A NEW WAY TO WAGE WAR ... (with extreme ability)
A sniper in the Canadian special forces shot and killed an Islamic State (IS) fighter from a distance of 2.1 miles (3,540m) in Iraq last month. Military sourcestold Toronto's Globe and Mail newspaperthat the gunman is a member of Joint Task Force 2, and made the shot from a high-rise building.
It took the bullet almost 10 seconds to hit its target, it reports. photo: The Globe and Mail Could this be the "safer" way to kill?  (I can't believe I'm thinking like this.) In other words, could this be safer for the innocents who happen to be near the target? We know that the drones, missiles and other bombs kill a lot of people who have nothing to do with our war. The sniper hit one person, and other lives were spared.
How quickly reverse terrorism sprouted. The attacks on Muslims in London says it all:

Ignorance, anger, frustration ... in this case, revenge is served sizzling hot.

It's stupid. It's useless. 

But what a great boost for the terror cells, their leadership and those who wish to do us harm. 

That idiot who ran people over in London because, "something has to be done about Muslims," has just given the bad guys cause to rejoice.

The public is calling for more action to prevent terrorist attacks. Theresa May has said that the time for political correctness is over.
Dominic Casciani, on the BBC website quotes the British prime minister: "And if our human rights laws get in the way of doing it, we will change the law so we can do it."
How much can governments do?
Each country will tighten its laws according to the level of fear and the need to do the right thing, but--
What is the right thing?

Xavier Thomas was found floating in the Thames. Photo BBC website
The victims and their families clamour for stricter rules, more safety measures, while the authorities are all tied up in regulations, never mind the politicians who cannot be seen as dictators and fascists.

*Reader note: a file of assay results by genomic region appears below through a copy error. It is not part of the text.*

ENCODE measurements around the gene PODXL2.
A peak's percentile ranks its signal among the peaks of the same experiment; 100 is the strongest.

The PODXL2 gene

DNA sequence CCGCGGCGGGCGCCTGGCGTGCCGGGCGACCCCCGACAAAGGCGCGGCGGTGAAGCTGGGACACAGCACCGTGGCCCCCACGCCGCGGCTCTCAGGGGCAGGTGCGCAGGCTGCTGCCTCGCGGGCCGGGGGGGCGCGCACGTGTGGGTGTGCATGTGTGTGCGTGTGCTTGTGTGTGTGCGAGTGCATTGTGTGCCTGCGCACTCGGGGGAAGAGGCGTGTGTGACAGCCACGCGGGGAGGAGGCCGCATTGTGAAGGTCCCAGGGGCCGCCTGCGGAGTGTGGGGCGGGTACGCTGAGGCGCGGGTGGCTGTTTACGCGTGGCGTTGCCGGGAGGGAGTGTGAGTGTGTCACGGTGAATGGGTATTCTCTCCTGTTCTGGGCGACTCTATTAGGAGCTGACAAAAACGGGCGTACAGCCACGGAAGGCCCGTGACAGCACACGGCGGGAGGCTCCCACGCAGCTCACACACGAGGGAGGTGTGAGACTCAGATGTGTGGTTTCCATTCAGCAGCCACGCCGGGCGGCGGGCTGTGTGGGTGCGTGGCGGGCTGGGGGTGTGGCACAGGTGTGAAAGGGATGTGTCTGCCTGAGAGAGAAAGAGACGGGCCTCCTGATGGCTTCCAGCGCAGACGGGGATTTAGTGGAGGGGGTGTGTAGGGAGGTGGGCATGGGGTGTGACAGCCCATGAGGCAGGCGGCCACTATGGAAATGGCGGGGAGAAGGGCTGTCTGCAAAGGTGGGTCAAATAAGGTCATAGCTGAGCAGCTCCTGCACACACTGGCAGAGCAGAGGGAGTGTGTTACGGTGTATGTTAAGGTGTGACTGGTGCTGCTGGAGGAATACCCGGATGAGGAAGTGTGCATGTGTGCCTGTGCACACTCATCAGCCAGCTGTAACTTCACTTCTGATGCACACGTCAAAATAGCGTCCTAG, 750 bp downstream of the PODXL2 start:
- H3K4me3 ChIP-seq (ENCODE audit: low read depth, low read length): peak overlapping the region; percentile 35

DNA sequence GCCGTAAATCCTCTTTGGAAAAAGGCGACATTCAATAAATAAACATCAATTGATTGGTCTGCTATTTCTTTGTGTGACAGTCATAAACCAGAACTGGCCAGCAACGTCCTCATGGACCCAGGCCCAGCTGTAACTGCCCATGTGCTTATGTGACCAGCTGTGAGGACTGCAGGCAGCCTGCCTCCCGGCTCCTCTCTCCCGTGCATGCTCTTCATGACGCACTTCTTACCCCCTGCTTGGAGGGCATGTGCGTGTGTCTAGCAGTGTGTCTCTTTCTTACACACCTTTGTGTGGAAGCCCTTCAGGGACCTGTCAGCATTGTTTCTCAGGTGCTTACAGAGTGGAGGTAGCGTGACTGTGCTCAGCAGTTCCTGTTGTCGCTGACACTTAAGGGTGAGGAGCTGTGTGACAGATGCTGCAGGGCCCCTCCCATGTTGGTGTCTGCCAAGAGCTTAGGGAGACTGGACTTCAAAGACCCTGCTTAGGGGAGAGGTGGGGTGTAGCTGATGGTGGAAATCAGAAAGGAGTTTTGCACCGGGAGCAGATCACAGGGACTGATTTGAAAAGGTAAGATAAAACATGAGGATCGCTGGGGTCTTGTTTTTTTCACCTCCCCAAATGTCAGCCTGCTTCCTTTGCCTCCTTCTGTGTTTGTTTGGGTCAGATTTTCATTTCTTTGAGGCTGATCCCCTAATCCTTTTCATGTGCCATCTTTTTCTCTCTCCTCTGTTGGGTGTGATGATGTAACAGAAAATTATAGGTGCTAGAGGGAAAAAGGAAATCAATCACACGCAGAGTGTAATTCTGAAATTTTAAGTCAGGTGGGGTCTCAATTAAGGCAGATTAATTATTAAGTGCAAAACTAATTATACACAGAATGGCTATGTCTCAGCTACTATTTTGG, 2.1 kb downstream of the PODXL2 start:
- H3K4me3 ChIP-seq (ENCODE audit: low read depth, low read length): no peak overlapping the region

UK counter terrorism unit. Photo: BBC website

When terrorism raged in Argentina, the armed forces declared martial law and arrested anyone who seemed involved with the insurgency. The result was a chaotic, lawless system that produced …

Tyler Shields: Kathy Griffin holding ... 
I'm for freedom of speech, and especially for comedy but -- there are limits. 
Am I too old?

I was a teenager visiting the U.S. when I met a guy at a Greyhound bus depot. He looked sad. 
I was happy, my life was before me, and I was on my way to New York.
I asked where he was going. 
He said, "My father died in Vietnam, my brother died in Vietnam ... I might as well die in Vietnam". 
I think of him, and of all Veterans on Memorial Day.

From the BBC website:
"Members of the public called an anti-terrorism hotline after he expressed the views that  "he was supporting terrorism" and "being a suicide bomber was ok.  Home Secretary Amber Rudd said Abedi was known up to a point by security services ... Abedi was one of a larger pool of former subjects of interest,  whose risk remained subject to review by security services."
What was that point, exactly?

The British authorities knew about the Manchester bomber but, they also had to stick to the law. Who wants the world accusing the police, or the government of human rights abuse?
Our military in Argentina did not mind the law or anyone's human rights. They declared martial law, arrested people at any time for no reason, and figured it out later. Some were freed, many were tortured, executed and made to disappear.
To observe the law and to respect human rights can be an obstacle that enables atrocities such as the Manchester bomb…
The awful events in the UK bring back the fear and uncertainty of the seventies when the terrorists in Buenos Aires kept our city under siege. And we had to keep going about our lives. 
As they say in Manchester today, We Are Strong. 
It takes a great deal of courage to stay strong, to keep our routines, to go about our business, even when we feel like a target, and that at any minute, our lives may be shattered.
Stay strong, Manchester. 

Photo Associated Press